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Thursday, 22 April 1915

Mr HUGHES (West Sydney) (AttorneyGeneral) . - The honorable member for Macquarie asked what the position would be if the States and the Commonwealth both possessed the same powers in regard to the acquisition of commodities. At the present time the power of eminent domain in regard to things not covered by the powers given to us in the Constitution resides in the States. If by an amendment of the Constitution or by any other means, as, for, example, by surrender, power in regard to property generally, or to the subject-matter of Inter-State commerce, were given to the

Commonwealth, then the power of eminent domain would follow. The concurrent power of the States would remain if it were not specifically taken away. Customs is one of the things specifically taken from the States, and Defence is another; the power of taxation, except through Customs, has not been specifically taken away, and it is concurrent. If concurrent power were exercised by the Commonwealth and the States, the effect would be that the Commonwealth power, so far as it conflicted with that of the States, would override the latter. Applying that statement to a concrete case, supposing a State had acquired wheat under the circumstances I have set out, and the Commonwealth had power of eminent domain over that commodity, and subsequently decided to acacquire wheat all over Australia, it would also acquire the wheat then in possession of the Crown in that particular State. The commodity would pass, just as would the wheat of an individualpass, to the Commonwealth, because, there being a conflict of authority and of law, the power of the Commonwealth would override that of the State. That is the position ; but, of course, these things are more technically important than real.

Mr Patten - They are very real to the farmer !

Mr HUGHES - I am talking of the conflict of authority, and not of the thing itself. Nothing could be more important than the position of the Commonwealth in this matter, because it affects us all very nearly. Like the honorable member, I am the representative of a State which has exercised this power, while other honorable members represent States which have not, and their constituents are in entirely different circumstances from ours, one enjoying advantages at the expense of the other. I do not propose to discuss the matter any further. It would be difficult, even if I were so inclined, to indicate the nature of the amendment of the Constitution that would give us the powers we thought we possessed; but I repeat that those powers ought to be vested in the Commonwealth, if vested anywhere.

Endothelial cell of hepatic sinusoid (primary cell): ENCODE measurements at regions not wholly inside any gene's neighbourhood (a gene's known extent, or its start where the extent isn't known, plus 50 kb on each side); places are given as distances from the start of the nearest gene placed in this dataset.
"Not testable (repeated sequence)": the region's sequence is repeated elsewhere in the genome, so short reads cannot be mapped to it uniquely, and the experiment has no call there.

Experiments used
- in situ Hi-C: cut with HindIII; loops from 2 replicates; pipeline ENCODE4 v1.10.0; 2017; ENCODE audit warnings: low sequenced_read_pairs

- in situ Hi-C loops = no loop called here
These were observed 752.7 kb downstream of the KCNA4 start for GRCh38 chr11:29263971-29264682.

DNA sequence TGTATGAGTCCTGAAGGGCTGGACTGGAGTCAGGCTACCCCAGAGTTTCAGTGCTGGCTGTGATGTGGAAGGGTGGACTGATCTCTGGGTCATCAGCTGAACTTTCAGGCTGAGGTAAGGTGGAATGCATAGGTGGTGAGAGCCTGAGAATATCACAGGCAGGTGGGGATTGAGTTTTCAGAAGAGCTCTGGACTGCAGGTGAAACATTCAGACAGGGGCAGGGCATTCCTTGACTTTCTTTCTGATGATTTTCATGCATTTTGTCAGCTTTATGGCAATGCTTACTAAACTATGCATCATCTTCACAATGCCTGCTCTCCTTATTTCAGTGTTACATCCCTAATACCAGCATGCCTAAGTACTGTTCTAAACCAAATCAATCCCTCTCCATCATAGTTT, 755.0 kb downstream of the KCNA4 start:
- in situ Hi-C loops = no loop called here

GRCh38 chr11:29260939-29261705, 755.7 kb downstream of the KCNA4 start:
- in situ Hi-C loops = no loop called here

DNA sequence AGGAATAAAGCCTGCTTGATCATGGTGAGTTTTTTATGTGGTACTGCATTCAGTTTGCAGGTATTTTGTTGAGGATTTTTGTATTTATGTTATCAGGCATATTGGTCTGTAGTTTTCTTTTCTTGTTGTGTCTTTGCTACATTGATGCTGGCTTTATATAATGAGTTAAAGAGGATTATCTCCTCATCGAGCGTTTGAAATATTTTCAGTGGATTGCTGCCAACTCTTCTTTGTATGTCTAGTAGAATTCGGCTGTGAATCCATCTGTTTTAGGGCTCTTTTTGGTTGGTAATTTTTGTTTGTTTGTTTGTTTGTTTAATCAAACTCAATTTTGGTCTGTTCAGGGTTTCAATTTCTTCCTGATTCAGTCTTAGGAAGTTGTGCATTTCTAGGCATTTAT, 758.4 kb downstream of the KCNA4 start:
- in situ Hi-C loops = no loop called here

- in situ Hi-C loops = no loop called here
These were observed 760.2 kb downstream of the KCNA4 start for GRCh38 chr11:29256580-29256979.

Mr Patten - Apart from the surrender by the State, is there any. method whereby the Commonwealth can arm itself with the power of eminent domain over the whole of Australia? Is there any method that this Parliament can adopt, other than that offered by surrender by the State, that would affect the power of eminent domain of a sovereign State ?

Mr HUGHES - When the honorable member launches into these matters, I can only refer him to the judgment of the High Court; but what precisely that judgment does decide is still a matter of doubt. It is very probable that it does not go so far as at first sight appears - that it does not interfere with trade and commerce so much as at first one might think. Nevertheless, it has disturbed our firmly-settled conviction that trade and commerce were free under all circumstances. I agree with the honorable member for Batman that the power of eminent domain was not interfered with by the Constitution. At the same time, it is very obvious that if it includes the right over the subject-matter dealt with in section 92, then we have only words - the mere shadow of a power - and not a real power.

Proposed vote agreed to.

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